Cursive, The Good Life's Tim Kasher playing Blind Pig Sunday in support of first solo LP
photo by Jess Ewald
Leading a life on the road, Tim Kasher — the lead singer of Cursive and The Good Life who’s currently on tour supporting his solo debut, “The Game of Monogamy” (Saddle Creek) — has visited his share of theaters throughout the United States.
Still, he’s especially fond of Michigan Theater — and not just because he was once a name tag-wearing, dust pan-wielding employee of Ann Arbor’s historic venue.
“I love that theater. It’s one of the coolest, best theaters I’ve come across,” said Kasher, 36, an Omaha, Nebraska, native who ended up in Ann Arbor for a stint as a traveling youth.
Kasher will revisit Ann Arbor on Sunday when he and his backing band play at the Blind Pig. With Cursive, formed in 1995, and The Good Life (2000), Kasher played Lansing, Detroit and a host of other spots, but never Ann Arbor.
“I always look forward to Michigan. I think it’s always been pretty good for us,” he said. “We thought we’d give Ann Arbor a try.”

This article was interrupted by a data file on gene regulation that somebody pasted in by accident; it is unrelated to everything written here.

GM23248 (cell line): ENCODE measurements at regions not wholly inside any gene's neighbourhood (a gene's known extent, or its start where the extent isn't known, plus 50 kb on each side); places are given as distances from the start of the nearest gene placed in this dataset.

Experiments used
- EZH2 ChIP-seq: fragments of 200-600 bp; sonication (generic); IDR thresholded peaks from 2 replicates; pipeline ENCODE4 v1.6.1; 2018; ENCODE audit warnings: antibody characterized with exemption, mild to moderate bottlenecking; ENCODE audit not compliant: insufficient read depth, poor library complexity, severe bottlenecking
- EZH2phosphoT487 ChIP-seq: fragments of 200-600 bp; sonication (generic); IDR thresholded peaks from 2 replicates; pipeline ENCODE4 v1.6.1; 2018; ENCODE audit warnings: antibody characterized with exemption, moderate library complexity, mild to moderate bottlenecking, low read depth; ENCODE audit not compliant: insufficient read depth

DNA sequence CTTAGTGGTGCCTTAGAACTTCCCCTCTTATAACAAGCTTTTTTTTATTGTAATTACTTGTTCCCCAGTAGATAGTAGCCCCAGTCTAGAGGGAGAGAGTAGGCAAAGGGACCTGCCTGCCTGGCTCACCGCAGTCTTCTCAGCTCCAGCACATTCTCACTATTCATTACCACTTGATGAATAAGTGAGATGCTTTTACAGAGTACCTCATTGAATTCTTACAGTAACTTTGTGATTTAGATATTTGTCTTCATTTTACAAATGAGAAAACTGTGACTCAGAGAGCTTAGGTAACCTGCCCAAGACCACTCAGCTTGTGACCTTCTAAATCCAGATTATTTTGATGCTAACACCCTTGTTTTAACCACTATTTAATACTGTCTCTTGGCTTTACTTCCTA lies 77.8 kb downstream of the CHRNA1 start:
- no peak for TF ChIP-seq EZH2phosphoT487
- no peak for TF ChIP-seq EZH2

Ones familiar with Kasher’s full-band work knows what to expect the Omaha native to bring the Blind Pig — lyrics-wise, at least. Musings of anguish, tightly-wound-angst, and occasional cloud-parted optimism are recurring notes Kasher hits.
“The Game of Monogamy,” which Kasher describes as “a fictional account based off experiences I’ve had or seen others have,” is no exception.
Standouts like upbeat pop “Cold Love” is a harsh document of a relationship whittled to a passive-aggressive tug-of-war. Further along is “The Prodigal Husband,” where Kasher’s twinkling guitar-picks spearhead a tale of adultery, with stinging lyrics like: “It’s not our bedroom, you cried. You gave that up when you choose those other beds to lie in.”
Listen to Tim Kasher “Cold Love” (MP3).
And in his first solo effort, Kasher doesn’t shy from elaborate orchestration, weaving violins, horns and harps throughout the 11-track LP, which he spent roughly a year and a half packaging.
“I feel like taking a year and a half to write 40 minutes of music is a little odd,” Kasher quipped. But, “You have to get through a lot of bad ideas and ideas that just don’t quite fit.
“I’m hoping this will be the first of a whole catalog of (solo) albums.”
When Kasher brings that first material to Ann Arbor, he’s also hoping to squeeze in some time for one of his favorite cinematic spots.
“If I have an opportunity to go to the theater I 100 percent will,” he said of the Michigan.
Kaleb Roedel is a writer for AnnArbor.com. He can be reached at (734)623-2562 or e-mailed at firstname.lastname@example.org.